This Saturday's LSU-Alabama game is a biggie. How huge? Try this: It's only the 11th time since 1950 that the top two ranked teams met each other in a November or December regular-season game. Let's quickly see how the others went down:
* 1966 Notre Dame 10, Michigan State 10: Ara Parseghian refuses to go for the winning score, settling for the tie that gave the Irish the national title.
* 1967 USC 21, UCLA 20: USC's sensational junior O.J. Simpson rips off a memorable 64-yard touchdown run and the Trojans would go on to win the Rose Bowl and national championship.
* 1969 Texas 15, Arkansas 14: The Longhorns hold off Southwest Conference rival to win the final 1-vs.-2 showdown between two teams featuring exclusively white players.
* 1971 Nebraska 35, Oklahoma 31: The Huskers rally to repeat as national champs in a game that draws an estimated 55 million TV viewers.
* 1987 Oklahoma 17, Nebraska 7: The Sooners get the better of their Big Eight rival this time, but loses in the Orange Bowl to upstart Miami.
* 1988 Notre Dame 27, USC 10: The only game that fails to live up to the hype as the Irish pull away in the second half, going on to win their last national title.
* 1991 Miami 17, Florida State 16: Known as Wide Right I, it begins FSU's series of misery against the Hurricanes due to its kickers' inability to convert late-game field goals.
* 1993 Notre Dame 31 vs. Florida State 24: The Irish keep the Seminoles out of the end zone on the final drive, but go on to be shocked the following week by Boston College, allowing the 'Noles to win their first national title.
* 1996 Florida State 24, Florida 21: The Gators suffer a heartbreaker but somehow would get a rematch in the Sugar Bowl, which they win decisively to claim the national championship.
* 2006 Ohio State 42, Michigan 39: The only time in the BCS era that a No. 1 played No. 2 this late in a season but not in a conference championship game.
If history repeats itself, we should have not only a consequential game that settles the national title picture, but a hard-fought, nerve-wracking one as well. Of those 10 previous matchups, only one failed to deliver a close game (1988) and just once (1993) did the winner not go on to play for the national title in a bowl game.
But the one that we must analyze further is the 2006 game between Big Ten rivals Ohio State and Michigan, because it provides us a roadmap on what could potentially happen this season.
Played on Nov. 18, that game turned out to be an offensive slugfest and not decided until the Buckeyes recovered a Michigan onside kick in the final minutes. The latest version of college football's "Game of the Century" so impressed the voters that Michigan stayed at No. 2 in the BCS Standings even after the loss.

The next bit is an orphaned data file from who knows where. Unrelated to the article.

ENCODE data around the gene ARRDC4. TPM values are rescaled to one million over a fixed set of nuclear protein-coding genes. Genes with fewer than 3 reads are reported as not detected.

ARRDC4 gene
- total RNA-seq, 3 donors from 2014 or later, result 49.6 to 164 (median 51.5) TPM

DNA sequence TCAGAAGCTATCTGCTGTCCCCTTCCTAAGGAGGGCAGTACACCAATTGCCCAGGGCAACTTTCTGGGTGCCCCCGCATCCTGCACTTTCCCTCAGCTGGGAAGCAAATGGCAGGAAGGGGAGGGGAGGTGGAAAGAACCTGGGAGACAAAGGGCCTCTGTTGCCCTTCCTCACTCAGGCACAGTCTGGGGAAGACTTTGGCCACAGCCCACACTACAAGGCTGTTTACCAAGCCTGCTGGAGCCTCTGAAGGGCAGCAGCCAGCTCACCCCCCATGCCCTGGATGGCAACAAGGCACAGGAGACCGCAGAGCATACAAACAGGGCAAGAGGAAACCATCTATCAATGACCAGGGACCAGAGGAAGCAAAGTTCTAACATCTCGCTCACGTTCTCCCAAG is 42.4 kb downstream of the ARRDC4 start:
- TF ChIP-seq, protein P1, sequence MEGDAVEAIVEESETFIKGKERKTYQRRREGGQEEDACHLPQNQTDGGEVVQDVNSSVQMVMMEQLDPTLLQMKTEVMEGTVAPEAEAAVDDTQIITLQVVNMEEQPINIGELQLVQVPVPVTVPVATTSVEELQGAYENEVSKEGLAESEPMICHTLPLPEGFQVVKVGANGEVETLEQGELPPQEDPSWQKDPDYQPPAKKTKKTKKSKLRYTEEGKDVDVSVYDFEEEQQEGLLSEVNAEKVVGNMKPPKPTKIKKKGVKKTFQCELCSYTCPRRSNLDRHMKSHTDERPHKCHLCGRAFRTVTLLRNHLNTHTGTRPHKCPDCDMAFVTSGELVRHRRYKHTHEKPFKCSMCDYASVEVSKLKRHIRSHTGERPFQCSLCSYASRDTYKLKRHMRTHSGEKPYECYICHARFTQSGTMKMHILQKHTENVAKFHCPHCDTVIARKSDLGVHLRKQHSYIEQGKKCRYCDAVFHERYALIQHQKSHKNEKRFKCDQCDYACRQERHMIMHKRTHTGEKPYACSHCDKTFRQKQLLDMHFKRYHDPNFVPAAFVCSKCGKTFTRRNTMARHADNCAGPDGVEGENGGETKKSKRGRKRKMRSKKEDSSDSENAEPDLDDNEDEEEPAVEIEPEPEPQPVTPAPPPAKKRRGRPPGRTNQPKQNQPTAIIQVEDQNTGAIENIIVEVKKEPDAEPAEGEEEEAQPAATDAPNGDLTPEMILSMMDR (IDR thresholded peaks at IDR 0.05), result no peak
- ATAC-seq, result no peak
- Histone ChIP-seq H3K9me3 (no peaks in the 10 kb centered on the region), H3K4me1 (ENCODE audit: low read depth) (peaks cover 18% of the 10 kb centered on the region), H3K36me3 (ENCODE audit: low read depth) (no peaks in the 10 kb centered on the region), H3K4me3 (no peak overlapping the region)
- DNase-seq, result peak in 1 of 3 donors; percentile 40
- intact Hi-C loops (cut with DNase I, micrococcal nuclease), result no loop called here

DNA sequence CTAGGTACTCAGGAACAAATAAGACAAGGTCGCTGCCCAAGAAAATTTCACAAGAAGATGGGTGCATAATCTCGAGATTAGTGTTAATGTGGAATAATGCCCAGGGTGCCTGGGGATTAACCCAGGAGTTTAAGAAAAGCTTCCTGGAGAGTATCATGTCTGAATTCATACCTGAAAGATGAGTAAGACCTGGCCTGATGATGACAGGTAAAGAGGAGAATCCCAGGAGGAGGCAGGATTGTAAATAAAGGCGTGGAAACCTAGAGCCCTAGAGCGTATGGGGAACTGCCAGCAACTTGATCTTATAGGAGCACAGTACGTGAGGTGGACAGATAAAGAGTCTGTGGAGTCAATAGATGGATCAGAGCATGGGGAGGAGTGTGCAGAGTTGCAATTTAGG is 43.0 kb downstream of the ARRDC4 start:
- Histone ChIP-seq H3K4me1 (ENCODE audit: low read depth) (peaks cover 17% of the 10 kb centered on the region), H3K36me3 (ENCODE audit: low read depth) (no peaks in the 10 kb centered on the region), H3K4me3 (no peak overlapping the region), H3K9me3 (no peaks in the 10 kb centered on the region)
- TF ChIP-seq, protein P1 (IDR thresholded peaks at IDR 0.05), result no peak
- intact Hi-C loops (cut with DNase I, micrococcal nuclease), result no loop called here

An Ohio State-Michigan rematch in Arizona looked inevitable except this: With two more weeks left to go and with Michigan having finished its schedule, it was not able to maintain voter support in the two polls. The Wolverines fell behind USC a week later and then, after the Trojans were upset by UCLA in the season's final weekend, they were jumped by Florida in the final BCS Standings.
What happened in 2006 was simply a case of the voters imposing their will. Deciding that they would not want to see a rematch in the BCS title game, they threw their support first behind USC, then Florida, after they had a couple of weeks to think things over. And it was a good thing, too, as both Big Ten teams were exposed after Florida buried Ohio State in the BCS title game and USC walloped Michigan in the Rose Bowl.
This year, the voters likely will be confronted with the same decision, though they'll have four weeks to chew on this. Make no mistake, since the 174 voters in the Coaches' Poll and Harris Poll control two-thirds of the BCS Standings, they can and will decide the participants for the final matchup - the computers are just there for show.
The conditions are certainly ripe for the potential of a rematch. With the ranks of unbeatens dwindling down to six, the loser of Saturday's game is guaranteed to stay very high in the BCS Standings - in the top five, to be sure. Should Oklahoma State and Stanford, both still facing teams ranked in the top 10, stumble in the season's final month, then the decision will come down to whether the voters want to see an LSU-Alabama rematch over a matchup featuring the SEC champion against a one-loss Pac-12 champ, one-loss Big 12 champ or undefeated Boise State.
How Saturday's game turn out will have profound influence on the answer to that question. And if this particular "Game of the Century" happens to live up to the terrific hype that's about to erupt, then the voters will have an agonizing decision on their hands.
Our BCS Impact Game of the Week:
LSU at Alabama (8 p.m. ET, CBS): What, you were expecting Utah State-Hawaii? This game will be taut and tense, featuring awesome defense. And also don't be surprised to see a trick play or three, as both coaches will be emptying their playbooks and saving nothing for later. Les Miles, sometimes maligned because of his eccentricities, is every bit as good a big-game coach as the more ballyhooed Nick Saban. They're 2-2 against each other since Saban took over in Tuscaloosa in 2007.
Other games with BCS ramifications:
- Texas A&M at Oklahoma (3:30 p.m. ET, ABC)
- South Carolina at Arkansas (7:15 p.m. ET, ESPN)
- Kansas State at Oklahoma State (8 p.m. ET, ABC)
- Oregon at Washington (10:30 p.m. ET, Fox Sports Net)
Samuel Chi is the proprietor of BCSGuru.com and managing editor of RealClearSports. Sam's college football and BCS analysis, exclusively for SB Nation, will appear on Sundays and Mondays throughout the season. Follow him on Twitter at BCSGuru.